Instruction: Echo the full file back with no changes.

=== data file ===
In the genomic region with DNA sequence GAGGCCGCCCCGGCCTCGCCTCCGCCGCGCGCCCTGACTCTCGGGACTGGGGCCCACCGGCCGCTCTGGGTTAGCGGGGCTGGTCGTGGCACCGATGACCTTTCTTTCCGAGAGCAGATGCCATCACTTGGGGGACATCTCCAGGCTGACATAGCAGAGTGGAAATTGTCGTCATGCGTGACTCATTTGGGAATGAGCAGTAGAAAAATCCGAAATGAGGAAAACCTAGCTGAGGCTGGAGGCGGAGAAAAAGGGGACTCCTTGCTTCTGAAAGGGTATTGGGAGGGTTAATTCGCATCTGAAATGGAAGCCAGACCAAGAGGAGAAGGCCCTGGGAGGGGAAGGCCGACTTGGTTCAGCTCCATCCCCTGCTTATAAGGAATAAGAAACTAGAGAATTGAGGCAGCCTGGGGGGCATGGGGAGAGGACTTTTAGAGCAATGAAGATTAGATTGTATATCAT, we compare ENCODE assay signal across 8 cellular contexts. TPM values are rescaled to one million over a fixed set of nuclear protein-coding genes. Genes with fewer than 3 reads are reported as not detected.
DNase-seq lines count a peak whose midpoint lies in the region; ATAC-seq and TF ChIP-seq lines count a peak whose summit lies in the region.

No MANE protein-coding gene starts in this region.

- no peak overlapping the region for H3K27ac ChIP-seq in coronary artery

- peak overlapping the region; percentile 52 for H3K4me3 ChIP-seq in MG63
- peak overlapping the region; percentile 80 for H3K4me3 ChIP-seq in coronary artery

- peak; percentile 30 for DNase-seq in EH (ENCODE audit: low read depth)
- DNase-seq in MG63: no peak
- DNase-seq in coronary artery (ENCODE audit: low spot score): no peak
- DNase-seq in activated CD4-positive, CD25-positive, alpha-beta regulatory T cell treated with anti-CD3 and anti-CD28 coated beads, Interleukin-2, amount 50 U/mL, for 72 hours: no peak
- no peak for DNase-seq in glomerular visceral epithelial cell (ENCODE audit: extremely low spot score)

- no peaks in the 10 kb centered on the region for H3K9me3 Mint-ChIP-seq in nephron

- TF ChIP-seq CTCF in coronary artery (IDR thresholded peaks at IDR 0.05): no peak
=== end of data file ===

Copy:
In the genomic region with DNA sequence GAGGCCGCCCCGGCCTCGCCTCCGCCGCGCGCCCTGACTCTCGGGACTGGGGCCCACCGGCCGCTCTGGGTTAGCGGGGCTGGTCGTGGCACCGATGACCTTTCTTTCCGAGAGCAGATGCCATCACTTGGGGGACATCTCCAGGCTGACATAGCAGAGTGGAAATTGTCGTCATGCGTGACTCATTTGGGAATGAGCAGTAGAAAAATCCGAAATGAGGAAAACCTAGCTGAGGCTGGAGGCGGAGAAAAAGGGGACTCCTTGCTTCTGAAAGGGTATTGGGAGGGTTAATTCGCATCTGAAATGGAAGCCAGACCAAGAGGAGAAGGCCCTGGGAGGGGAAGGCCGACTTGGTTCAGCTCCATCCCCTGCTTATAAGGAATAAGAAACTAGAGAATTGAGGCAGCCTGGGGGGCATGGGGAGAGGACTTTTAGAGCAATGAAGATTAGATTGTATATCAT, we compare ENCODE assay signal across 8 cellular contexts. TPM values are rescaled to one million over a fixed set of nuclear protein-coding genes. Genes with fewer than 3 reads are reported as not detected.
DNase-seq lines count a peak whose midpoint lies in the region; ATAC-seq and TF ChIP-seq lines count a peak whose summit lies in the region.

No MANE protein-coding gene starts in this region.

- no peak overlapping the region for H3K27ac ChIP-seq in coronary artery

- peak overlapping the region; percentile 52 for H3K4me3 ChIP-seq in MG63
- peak overlapping the region; percentile 80 for H3K4me3 ChIP-seq in coronary artery

- peak; percentile 30 for DNase-seq in EH (ENCODE audit: low read depth)
- DNase-seq in MG63: no peak
- DNase-seq in coronary artery (ENCODE audit: low spot score): no peak
- DNase-seq in activated CD4-positive, CD25-positive, alpha-beta regulatory T cell treated with anti-CD3 and anti-CD28 coated beads, Interleukin-2, amount 50 U/mL, for 72 hours: no peak
- no peak for DNase-seq in glomerular visceral epithelial cell (ENCODE audit: extremely low spot score)

- no peaks in the 10 kb centered on the region for H3K9me3 Mint-ChIP-seq in nephron

- TF ChIP-seq CTCF in coronary artery (IDR thresholded peaks at IDR 0.05): no peak